If you lived in Islamabad during the 1990s, you will definitely have a few memories of waiting for a table at Pappasallis with your family. The local eatery that introduced family fine dining in Islamabad opened its doors in 1989. There were exactly eight tables fitted into two small shops with a limited menu. Twenty-five years later, the same restaurant comfortably houses thirty-two tables; has two successful branches and has long been famous for establishing itself not just as a family restaurant, but a local institution.
Talking to the owner and force behind the restaurant, Zeenat Ayesha (popularly known by her moniker Gina) the story of Pappasallis begins years before its conception in 1989. As a young BA graduate from Kinnaird College, Gina wanted to pursue further studies abroad, but since it was uncommon for girls at the time to do so, she avowed to earn her own money. “I knew how to bake,” she recalls, “so I would sell these tarts at the golf course while we were living in Riyadh. I soon realized it would take me a lifetime to make that kind of money.” A few brief years working at Avon, she had enough funds to pursue hotel management at the notable Conrad Hilton College, University of Houston. “I ended up working in a couple of restaurants, always Italian; that is where my love for Italian food came from.” Years later that love and experience would influence the concept of Gina’s own restaurant. “I came back to Pakistan and interviewed at Marriot, then Holiday Inn, with Perry Sheikh. He gave me the job right away.” While working there, she soon recognized that as a young woman, there was no future for her in hotel management at that time. The realization that “my ideas would be poached with no credit and no promise of a promotion” prompted her to start thinking of starting something of her own, perhaps a restaurant.
Initially, it was hard to find funding, as banks wouldn’t give loans without any collateral. Eventually, her father loaned the initial start up money. “I still remember asking him, ‘What if I can’t return the money’, and he said, ‘Then I will consider it a qarz-e-hasna (money spent in the way of God).’” After finding the least expensive venue available to start her new venture, Gina opened the doors of Pappassalis to Islamabad. The experience was unnerving; the first day there were barely any sales and the second day followed suit. “But on the third day,” Gina recounts, “it was the weekend, and it was crazy. The manager had to stand on a chair to stop people from coming in.” The restaurant was house full and since that weekend, there would, for a long time to come, be long queues of people waiting to find a seat, including the then President Ghulam Ishaq Khan. “Those were different times,” she remembers, “We didn’t even have enough money for a proper oven. It was a handmade one that you had to spin.”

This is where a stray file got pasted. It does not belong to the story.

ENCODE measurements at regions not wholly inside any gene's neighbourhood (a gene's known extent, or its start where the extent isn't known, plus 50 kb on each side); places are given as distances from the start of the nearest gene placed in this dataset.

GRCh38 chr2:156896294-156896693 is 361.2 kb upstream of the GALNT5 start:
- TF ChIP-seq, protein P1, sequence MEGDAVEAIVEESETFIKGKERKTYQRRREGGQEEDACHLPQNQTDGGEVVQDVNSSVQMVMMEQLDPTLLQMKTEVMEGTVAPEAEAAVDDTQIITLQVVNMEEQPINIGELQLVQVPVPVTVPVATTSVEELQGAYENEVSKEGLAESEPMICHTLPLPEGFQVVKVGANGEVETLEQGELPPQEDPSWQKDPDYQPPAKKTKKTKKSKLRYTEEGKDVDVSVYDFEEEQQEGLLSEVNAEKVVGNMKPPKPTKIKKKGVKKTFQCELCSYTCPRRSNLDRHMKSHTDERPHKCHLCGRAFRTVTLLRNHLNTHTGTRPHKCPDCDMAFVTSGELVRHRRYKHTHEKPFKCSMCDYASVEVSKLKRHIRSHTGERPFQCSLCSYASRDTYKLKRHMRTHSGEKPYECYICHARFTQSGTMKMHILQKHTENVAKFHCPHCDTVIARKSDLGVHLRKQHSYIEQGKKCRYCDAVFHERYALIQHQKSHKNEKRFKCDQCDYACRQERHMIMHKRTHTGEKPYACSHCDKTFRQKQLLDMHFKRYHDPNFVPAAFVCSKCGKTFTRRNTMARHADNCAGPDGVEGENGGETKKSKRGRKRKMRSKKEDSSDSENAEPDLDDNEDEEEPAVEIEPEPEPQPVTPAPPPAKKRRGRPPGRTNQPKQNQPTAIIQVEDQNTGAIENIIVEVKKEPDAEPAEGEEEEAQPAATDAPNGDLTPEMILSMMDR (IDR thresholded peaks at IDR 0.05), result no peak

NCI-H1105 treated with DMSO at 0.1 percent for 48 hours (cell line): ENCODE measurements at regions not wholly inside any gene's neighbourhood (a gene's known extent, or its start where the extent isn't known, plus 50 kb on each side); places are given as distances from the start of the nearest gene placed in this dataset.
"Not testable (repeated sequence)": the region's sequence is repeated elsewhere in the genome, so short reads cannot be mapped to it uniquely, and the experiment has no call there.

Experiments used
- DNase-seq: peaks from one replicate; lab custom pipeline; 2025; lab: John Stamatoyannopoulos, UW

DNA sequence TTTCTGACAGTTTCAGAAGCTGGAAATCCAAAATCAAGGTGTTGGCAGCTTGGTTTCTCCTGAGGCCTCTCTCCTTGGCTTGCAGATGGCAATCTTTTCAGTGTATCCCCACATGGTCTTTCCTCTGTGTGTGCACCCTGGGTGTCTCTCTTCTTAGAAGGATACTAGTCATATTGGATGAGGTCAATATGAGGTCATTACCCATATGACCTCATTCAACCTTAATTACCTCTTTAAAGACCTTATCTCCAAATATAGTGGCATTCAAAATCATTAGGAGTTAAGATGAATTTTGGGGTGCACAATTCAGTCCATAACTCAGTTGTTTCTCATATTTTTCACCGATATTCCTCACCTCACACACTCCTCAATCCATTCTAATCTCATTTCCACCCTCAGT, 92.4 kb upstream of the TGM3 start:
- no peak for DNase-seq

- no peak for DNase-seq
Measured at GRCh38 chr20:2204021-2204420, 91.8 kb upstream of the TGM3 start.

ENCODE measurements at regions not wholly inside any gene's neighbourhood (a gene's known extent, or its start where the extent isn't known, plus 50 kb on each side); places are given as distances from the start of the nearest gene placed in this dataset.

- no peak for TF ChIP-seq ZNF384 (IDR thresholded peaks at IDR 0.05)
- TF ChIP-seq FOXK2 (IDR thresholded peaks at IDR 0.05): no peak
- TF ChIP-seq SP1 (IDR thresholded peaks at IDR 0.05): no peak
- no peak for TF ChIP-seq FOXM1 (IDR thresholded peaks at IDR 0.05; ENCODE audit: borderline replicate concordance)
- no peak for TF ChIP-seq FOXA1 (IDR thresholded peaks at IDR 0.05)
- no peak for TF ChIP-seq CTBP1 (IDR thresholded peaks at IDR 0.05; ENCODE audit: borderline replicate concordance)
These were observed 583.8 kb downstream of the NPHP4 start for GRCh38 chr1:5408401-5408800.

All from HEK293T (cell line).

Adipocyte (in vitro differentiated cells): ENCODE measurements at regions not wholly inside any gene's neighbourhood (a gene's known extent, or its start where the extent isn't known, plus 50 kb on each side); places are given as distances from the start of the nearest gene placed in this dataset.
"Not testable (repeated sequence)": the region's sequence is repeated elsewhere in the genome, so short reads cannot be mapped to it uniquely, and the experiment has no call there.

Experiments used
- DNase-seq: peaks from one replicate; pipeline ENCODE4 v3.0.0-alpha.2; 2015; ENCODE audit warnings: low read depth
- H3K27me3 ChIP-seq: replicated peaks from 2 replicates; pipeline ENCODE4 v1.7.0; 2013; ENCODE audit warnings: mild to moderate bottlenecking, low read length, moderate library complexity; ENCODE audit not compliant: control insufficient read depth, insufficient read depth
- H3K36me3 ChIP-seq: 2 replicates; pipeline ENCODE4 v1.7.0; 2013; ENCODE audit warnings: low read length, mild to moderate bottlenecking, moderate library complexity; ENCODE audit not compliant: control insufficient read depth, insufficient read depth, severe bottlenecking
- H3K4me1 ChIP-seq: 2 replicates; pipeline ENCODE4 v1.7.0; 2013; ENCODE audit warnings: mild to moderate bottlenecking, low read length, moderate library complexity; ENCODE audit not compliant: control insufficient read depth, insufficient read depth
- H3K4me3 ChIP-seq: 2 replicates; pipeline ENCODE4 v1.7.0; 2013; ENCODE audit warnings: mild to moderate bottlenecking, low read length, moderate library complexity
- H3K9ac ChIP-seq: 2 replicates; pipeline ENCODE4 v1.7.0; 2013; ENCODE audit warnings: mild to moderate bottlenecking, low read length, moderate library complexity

Pappasallis was a first in many categories, a trendsetter. It was the first restaurant in the city to introduce fine dining in Islamabad; the first to introduce uniforms to waiters, a breadbasket, a salad bar, and the list continues. “Initially when I started, I didn’t realize it would last so long; people conjectured that maybe we would remain open a maximum of two years, but I think it was my passion that kept me going. I kept doing things: expanding the restaurant; opening Bistro in 2000, celebrating our first birthday with a local band called ‘Me and the Band’ that was under a tent with all the food you could eat with just a fifty rupee entry ticket. I saw customers tearing hundred rupee notes, giving half of the note to the waiter to bring food and promising the other half once the food arrived. It was wild!”
“I now think back and realize that it was not just a restaurant, it was an experience,” she reminiscences. The small restaurant was a huge part of the life and soul of the city. It wasn’t just about the food; there was the entertainment and theme nights, some international themes such as Valentine’s Day and Halloween, and local ones, such as Chand Raat and Pakistan Day. People really enjoyed the themes, the music, the getting together at one location. New Year’s was always special with live music, countdown, and fireworks. In 1992, when Benazir was flying back for her Long March, the Nation released the headline “Why won’t the government let Benzair have lunch at Pappasallis?” The restaurant had become synonymous with the city, an integral part of its identity.
Pappasallis expanded with a franchise in Karachi, which initially did well, but for some reason couldn’t keep up. “From the outside it seems really easy, but this industry needs a lot of hard work and day to day effort, with constant changes in trends and the need to keep innovating,” Gina iterates. The one in Rawalpindi has become their success story, and they have another branch opening soon in DHA. However, the restaurant business, even in Islamabad, has become survival of the fittest, with tough competition, and a great deal of turnover from waiters and chefs. “I have become very involved again; in the middle I had left things to work on their own, but I realized we hadn’t created a system yet and now we’re working on that. “
These past twenty-five years for Pappasallis has seen a lot of change, but Gina still holds onto the core values of persistence, consistency, innovation and passion that once made Pappasallis home to many Islamabadis. She is all about making her restaurant socially conscious; she is currently the president of Development in Literacy (DIL) Islamabad Chapter, supporter of Umeed-e-Noor and the SOS Village. The restaurant supports many cultural activities especially young theater groups, holding talks on young business entrepreneurships in Pakistan. “If I can encourage one or two children I am happy, and Pappasallis is all about giving back to the community and encouraging the youth.”
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